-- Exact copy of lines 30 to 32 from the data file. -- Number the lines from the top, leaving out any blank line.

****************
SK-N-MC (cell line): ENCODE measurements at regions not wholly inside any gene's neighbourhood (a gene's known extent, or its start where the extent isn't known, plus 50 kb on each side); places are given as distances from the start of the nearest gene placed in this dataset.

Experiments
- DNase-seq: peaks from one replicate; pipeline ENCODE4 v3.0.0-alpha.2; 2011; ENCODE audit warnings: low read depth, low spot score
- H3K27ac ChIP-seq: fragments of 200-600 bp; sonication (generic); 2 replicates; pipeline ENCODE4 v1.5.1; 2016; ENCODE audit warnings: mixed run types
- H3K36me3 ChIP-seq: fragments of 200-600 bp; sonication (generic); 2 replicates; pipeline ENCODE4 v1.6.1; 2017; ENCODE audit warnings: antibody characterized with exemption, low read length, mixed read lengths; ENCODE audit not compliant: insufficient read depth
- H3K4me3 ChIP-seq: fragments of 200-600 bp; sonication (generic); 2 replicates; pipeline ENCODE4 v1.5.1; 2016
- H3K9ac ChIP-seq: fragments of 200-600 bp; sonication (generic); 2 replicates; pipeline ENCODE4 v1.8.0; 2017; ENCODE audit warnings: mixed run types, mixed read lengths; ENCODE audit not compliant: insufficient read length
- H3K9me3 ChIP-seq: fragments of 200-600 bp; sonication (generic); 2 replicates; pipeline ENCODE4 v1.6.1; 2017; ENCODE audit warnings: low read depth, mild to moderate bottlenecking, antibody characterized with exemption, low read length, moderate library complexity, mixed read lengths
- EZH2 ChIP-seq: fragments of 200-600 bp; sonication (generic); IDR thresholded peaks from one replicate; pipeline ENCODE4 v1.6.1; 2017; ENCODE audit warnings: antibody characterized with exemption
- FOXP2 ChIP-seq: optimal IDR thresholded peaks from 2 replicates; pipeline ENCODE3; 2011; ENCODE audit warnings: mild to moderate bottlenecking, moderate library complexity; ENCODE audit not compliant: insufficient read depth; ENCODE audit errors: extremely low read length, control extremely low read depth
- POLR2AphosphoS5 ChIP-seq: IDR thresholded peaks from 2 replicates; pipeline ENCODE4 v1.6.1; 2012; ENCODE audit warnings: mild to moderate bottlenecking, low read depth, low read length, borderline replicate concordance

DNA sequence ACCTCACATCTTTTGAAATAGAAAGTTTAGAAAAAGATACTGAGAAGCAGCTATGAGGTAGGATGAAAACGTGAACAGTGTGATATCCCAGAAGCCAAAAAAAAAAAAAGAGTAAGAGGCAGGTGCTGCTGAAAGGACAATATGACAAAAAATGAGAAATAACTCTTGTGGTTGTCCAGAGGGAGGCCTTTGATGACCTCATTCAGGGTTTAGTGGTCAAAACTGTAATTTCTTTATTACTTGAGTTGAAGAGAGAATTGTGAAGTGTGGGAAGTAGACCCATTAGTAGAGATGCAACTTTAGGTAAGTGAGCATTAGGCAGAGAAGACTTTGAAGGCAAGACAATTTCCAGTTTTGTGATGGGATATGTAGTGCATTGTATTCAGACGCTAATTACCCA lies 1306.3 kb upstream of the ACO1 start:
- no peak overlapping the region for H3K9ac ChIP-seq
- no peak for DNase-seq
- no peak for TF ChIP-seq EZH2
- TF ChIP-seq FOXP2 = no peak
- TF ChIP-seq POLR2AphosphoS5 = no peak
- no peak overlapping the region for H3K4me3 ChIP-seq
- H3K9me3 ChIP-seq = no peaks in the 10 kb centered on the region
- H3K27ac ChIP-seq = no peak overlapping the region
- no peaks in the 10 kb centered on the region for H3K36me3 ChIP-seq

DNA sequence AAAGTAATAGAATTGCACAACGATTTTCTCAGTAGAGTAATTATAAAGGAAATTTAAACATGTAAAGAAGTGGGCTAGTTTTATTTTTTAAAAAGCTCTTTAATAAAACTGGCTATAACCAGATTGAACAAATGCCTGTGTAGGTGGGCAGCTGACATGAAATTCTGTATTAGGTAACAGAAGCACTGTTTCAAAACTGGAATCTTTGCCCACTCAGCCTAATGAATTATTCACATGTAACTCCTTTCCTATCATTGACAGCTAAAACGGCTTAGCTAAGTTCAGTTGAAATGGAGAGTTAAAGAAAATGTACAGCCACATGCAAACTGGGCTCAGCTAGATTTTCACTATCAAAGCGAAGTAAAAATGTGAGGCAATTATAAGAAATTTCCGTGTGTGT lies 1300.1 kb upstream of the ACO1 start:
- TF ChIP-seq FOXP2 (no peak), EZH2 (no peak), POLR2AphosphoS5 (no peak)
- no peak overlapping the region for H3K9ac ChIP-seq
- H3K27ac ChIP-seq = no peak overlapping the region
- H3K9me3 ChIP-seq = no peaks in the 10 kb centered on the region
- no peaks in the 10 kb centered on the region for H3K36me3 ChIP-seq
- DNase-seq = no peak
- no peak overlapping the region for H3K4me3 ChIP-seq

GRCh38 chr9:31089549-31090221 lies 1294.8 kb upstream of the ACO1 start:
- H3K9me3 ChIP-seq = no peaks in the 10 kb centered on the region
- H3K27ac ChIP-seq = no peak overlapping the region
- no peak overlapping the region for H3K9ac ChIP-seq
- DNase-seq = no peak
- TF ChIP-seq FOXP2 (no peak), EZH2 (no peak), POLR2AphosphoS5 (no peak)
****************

GRCh38 chr9:31089549-31090221 lies 1294.8 kb upstream of the ACO1 start:
- H3K9me3 ChIP-seq = no peaks in the 10 kb centered on the region
- H3K27ac ChIP-seq = no peak overlapping the region